Central Illinois restaurants and bars only have a couple days to adapt to new bans on indoor service as COVID-19 cases surge across the region.
Gov. JB Pritzker announced the restrictions on Sunday as Region 2, which includes Peoria, Bloomington-Normal, and the Quad Cities, entered its third consecutive day posting a 7-day COVID-19 positivity rate over 8%.
Chad Zike owns the Hungry Moose in Peoria. He said the new restrictions are "totally unfair."
"They have no statistics that can prove that it's coming from our restaurants," Zike said. "We have contact tracing where we can tell where a person's been by their positivity, who their contacts were. Yet nobody's listing restaurants."
Republican lawmakers have similarly charged Pritzker's administration with a lack of transparency around the criteria used to make mitigation decisions. That includes state Sen. Sue Rezin, R-Morris, who represents the northeastern segment of Region 2.
“Our restaurants are being forced to close despite the lack of data showing they are the culprit for the recent increase in COVID-19 cases,” said Rezin. “In fact, many local health departments show that restaurants are very little to blame for outbreaks."
Still, Zike said he'll make the best of the situation, noting that a violation of Pritzker's orders could force small businesses to pay back state financial assistance grants doled out to help keep them afloat after the stay-at-home order.
"At minimum, we'll be open for curbside, as long as curbside is enough to carry the cost of operations," he said. "If it's not, then we'll close the restaurant down 100% until things are lifted."
Emily Cotton, co-owner of Cyd's in the Park, said the restaurant only started flirting with indoor dining again last week. That experimentation is coming to a quick halt with Pritzker's order.
"Our restaurant will continue to offer outdoor dining," Cotton said. "With the beautiful weather ahead, we're grateful. The hardest time for us is really looking more toward the end of November. Even if we're allowed to open at minimum capacity, it's really not going to amount to much. Restaurants need busy, crowded rooms."
Cotton said Cyd's does have outdoor heaters, but the expense of fuel means diners at every table won't get a heater exclusively to themselves. She said customers can help out by dressing appropriately for the weather.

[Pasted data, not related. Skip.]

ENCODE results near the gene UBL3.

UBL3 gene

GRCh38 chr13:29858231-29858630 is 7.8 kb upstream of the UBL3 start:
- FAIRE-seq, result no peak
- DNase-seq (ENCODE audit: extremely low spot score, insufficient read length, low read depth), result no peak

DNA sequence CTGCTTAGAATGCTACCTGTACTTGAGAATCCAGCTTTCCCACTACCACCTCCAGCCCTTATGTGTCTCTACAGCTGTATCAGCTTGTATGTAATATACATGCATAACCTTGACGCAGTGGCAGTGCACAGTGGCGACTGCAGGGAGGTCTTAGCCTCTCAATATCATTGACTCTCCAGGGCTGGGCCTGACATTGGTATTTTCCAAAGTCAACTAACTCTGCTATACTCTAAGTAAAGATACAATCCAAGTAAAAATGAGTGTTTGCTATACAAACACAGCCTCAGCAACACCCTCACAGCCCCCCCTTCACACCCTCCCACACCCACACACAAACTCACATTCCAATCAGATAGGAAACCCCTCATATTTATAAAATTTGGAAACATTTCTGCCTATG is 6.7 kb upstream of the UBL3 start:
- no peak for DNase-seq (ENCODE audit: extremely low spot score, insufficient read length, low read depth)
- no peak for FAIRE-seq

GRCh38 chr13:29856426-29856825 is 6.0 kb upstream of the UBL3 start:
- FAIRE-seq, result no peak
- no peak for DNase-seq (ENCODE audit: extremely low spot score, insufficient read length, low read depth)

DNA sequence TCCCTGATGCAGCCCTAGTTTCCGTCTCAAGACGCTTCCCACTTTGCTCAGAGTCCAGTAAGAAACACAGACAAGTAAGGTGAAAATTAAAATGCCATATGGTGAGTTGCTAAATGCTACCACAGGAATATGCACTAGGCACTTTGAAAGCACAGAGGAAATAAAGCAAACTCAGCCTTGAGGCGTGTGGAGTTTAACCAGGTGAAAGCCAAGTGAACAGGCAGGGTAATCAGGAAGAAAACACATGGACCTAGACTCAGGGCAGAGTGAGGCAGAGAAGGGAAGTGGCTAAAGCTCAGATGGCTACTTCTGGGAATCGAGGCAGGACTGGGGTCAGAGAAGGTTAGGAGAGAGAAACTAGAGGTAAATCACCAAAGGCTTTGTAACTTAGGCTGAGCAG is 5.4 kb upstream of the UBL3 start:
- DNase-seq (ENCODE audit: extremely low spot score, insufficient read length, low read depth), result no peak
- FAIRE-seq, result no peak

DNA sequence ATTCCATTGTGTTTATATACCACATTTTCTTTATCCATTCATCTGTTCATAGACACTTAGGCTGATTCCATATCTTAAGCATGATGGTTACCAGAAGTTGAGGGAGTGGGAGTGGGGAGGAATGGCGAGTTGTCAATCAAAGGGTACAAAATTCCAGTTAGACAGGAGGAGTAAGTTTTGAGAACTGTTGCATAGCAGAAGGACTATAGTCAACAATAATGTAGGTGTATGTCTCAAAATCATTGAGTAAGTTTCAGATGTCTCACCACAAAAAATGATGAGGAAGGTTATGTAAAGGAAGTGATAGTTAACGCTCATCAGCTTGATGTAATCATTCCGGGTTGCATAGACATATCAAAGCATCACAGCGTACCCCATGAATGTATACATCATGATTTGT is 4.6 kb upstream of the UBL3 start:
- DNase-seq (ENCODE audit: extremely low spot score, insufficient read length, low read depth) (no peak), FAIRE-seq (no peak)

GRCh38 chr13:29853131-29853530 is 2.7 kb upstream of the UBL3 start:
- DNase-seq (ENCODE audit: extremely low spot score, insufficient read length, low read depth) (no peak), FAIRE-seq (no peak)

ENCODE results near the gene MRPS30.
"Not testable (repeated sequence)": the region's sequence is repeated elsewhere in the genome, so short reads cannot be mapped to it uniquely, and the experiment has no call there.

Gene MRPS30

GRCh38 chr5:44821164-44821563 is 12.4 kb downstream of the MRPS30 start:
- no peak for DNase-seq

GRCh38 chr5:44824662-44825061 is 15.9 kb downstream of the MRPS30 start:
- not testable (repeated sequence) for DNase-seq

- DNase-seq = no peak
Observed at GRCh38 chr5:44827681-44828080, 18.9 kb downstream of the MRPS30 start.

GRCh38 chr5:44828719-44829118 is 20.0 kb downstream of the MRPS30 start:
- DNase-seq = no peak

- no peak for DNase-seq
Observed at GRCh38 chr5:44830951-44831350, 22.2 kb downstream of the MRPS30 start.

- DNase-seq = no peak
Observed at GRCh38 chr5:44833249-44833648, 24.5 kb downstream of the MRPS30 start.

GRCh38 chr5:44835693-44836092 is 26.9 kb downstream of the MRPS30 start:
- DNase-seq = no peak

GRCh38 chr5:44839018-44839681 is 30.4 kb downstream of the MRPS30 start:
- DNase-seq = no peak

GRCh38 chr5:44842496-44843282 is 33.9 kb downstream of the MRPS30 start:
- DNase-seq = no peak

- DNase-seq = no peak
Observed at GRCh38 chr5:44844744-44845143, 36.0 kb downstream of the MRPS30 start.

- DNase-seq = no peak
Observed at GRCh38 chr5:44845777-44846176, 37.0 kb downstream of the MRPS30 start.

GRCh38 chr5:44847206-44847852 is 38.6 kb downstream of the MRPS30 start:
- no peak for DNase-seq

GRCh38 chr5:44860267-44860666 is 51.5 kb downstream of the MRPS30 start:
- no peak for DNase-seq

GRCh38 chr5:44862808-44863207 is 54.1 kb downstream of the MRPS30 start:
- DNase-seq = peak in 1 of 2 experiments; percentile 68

"It's a huge hit to the restaurant industry in our community," Cotton said.
Banu Hatfield, co-owner of Zion Coffee, said the restrictions will have "serious consequences" for her business. While she expressed disappointment, she said she'll follow the governor's guidance.
"We recognize we're in the middle of a pandemic. Our heart is always to put people first, ahead of anything else," Hatfield said. "And we'll do what we need to do to get through this next phase."
Other central Illinois businesses, such as Macho Taco in downtown Peoria and Cheese Nuts Brickoven Pizzeria in Junction City said they plan to continue offering indoor dine-in despite the governor's order. Pritzker previously has warned such moves could force him to deploy Illinois State Police troopers to enforce the orders.
Peoria City/County Health Department Administrator Monica Hendrickson was unavailable for an interview Monday. The Peoria city manager's office did not immediately return a request for comment.
Under Pritzker's "Restore Illinois" plan, a region under the so-called "enhanced mitigations" must go three days at a 6.5 percent or lower rolling positivity rate to see restrictions lifted again. Conversely, two weeks with rates averaging over 6.5 percent despite restrictions could trigger additional mitigations, as seen recently in northwestern Illinois.
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